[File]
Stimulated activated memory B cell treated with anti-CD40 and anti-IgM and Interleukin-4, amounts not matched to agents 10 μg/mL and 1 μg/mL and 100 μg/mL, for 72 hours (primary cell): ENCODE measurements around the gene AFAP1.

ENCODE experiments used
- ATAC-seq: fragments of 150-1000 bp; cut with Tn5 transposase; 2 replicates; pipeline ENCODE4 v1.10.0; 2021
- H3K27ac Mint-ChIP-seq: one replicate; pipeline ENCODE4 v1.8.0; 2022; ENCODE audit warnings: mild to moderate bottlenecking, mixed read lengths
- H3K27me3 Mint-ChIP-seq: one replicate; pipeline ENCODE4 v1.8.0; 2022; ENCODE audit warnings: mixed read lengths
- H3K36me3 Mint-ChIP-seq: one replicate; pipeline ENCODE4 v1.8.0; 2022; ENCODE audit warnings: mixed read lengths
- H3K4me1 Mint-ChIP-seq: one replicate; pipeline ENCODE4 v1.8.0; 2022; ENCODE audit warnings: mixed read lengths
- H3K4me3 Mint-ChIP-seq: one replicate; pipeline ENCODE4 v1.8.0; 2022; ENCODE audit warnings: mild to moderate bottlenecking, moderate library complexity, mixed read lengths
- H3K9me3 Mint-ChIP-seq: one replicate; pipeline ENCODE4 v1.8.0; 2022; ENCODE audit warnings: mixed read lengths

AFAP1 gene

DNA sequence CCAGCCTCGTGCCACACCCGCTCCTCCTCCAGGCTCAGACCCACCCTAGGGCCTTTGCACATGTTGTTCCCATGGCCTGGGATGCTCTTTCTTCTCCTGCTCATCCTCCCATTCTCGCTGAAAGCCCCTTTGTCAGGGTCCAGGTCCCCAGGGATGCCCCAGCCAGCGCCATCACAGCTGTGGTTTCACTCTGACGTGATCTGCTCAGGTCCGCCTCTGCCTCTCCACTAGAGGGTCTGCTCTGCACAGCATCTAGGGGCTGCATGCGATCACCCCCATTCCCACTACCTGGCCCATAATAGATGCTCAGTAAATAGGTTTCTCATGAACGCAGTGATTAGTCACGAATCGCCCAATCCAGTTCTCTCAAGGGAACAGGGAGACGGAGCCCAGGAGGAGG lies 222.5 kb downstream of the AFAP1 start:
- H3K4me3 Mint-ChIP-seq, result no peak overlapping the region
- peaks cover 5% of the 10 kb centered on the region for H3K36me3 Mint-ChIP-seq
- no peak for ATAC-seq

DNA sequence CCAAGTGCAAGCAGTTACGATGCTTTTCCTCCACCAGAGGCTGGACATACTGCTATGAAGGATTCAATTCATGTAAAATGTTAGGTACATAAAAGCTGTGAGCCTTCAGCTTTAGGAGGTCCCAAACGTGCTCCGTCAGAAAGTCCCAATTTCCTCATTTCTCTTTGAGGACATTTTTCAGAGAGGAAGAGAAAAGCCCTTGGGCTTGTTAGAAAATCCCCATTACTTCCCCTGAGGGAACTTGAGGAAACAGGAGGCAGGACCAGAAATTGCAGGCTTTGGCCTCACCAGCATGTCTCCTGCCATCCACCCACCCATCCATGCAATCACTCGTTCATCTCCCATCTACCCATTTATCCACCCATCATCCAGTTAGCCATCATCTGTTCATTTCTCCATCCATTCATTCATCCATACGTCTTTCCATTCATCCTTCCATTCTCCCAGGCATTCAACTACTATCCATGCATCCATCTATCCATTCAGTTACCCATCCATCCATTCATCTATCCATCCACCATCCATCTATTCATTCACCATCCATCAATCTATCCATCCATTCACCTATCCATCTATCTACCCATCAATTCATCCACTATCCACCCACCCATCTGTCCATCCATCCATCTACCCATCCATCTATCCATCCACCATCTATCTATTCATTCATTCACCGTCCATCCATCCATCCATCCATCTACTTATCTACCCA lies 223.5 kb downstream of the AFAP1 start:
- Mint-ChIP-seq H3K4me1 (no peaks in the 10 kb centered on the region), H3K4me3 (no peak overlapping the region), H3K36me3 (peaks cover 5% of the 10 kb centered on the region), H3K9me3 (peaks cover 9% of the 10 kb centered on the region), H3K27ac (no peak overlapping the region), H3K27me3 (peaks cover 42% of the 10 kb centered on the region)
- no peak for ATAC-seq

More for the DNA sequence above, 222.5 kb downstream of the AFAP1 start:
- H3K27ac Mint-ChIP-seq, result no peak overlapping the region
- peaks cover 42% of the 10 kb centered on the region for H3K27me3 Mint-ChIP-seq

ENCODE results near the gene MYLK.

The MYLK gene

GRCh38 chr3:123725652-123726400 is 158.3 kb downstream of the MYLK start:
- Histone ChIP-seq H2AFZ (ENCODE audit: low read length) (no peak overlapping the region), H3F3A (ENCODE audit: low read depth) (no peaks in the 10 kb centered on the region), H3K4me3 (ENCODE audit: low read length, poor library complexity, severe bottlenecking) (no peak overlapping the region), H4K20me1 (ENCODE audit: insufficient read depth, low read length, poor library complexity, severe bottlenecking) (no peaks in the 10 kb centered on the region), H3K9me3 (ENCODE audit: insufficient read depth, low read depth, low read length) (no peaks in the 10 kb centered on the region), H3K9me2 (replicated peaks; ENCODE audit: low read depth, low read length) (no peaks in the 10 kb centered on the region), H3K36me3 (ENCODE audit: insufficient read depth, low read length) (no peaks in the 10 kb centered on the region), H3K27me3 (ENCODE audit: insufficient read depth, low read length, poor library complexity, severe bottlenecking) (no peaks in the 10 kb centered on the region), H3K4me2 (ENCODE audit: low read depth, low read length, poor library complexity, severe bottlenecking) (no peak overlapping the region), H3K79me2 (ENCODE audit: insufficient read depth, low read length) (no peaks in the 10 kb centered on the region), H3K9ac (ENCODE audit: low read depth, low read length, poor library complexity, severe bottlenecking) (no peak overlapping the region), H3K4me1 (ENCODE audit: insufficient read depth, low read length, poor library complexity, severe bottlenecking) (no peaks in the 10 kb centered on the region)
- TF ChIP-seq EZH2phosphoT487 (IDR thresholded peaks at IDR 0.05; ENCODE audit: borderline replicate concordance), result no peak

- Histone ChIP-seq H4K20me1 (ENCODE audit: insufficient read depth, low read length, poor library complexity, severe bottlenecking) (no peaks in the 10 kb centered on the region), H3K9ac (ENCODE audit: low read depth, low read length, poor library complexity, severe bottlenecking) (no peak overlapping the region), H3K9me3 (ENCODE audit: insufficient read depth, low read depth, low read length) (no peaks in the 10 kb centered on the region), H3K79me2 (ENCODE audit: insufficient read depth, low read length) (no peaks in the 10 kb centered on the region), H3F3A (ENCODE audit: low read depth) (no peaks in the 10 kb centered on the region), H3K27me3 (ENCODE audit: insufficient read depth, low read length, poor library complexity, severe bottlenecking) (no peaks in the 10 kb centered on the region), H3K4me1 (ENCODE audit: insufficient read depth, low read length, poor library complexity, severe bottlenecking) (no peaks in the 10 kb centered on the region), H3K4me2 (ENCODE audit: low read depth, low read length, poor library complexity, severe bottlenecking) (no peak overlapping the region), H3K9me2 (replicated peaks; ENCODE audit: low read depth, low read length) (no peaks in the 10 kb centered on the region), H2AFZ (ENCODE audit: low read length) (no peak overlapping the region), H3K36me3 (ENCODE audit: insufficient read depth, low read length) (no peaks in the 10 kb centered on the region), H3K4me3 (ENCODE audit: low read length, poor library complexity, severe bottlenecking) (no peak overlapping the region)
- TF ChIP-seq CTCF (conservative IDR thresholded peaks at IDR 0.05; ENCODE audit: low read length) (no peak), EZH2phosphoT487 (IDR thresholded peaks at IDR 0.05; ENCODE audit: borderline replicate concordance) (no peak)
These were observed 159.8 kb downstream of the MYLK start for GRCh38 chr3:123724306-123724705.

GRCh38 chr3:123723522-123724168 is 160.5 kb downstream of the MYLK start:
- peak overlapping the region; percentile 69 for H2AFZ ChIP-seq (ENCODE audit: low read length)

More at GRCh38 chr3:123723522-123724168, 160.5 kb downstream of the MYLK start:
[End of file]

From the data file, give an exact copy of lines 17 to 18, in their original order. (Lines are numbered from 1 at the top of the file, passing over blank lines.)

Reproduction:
- no peak for ATAC-seq

More for the DNA sequence above, 222.5 kb downstream of the AFAP1 start: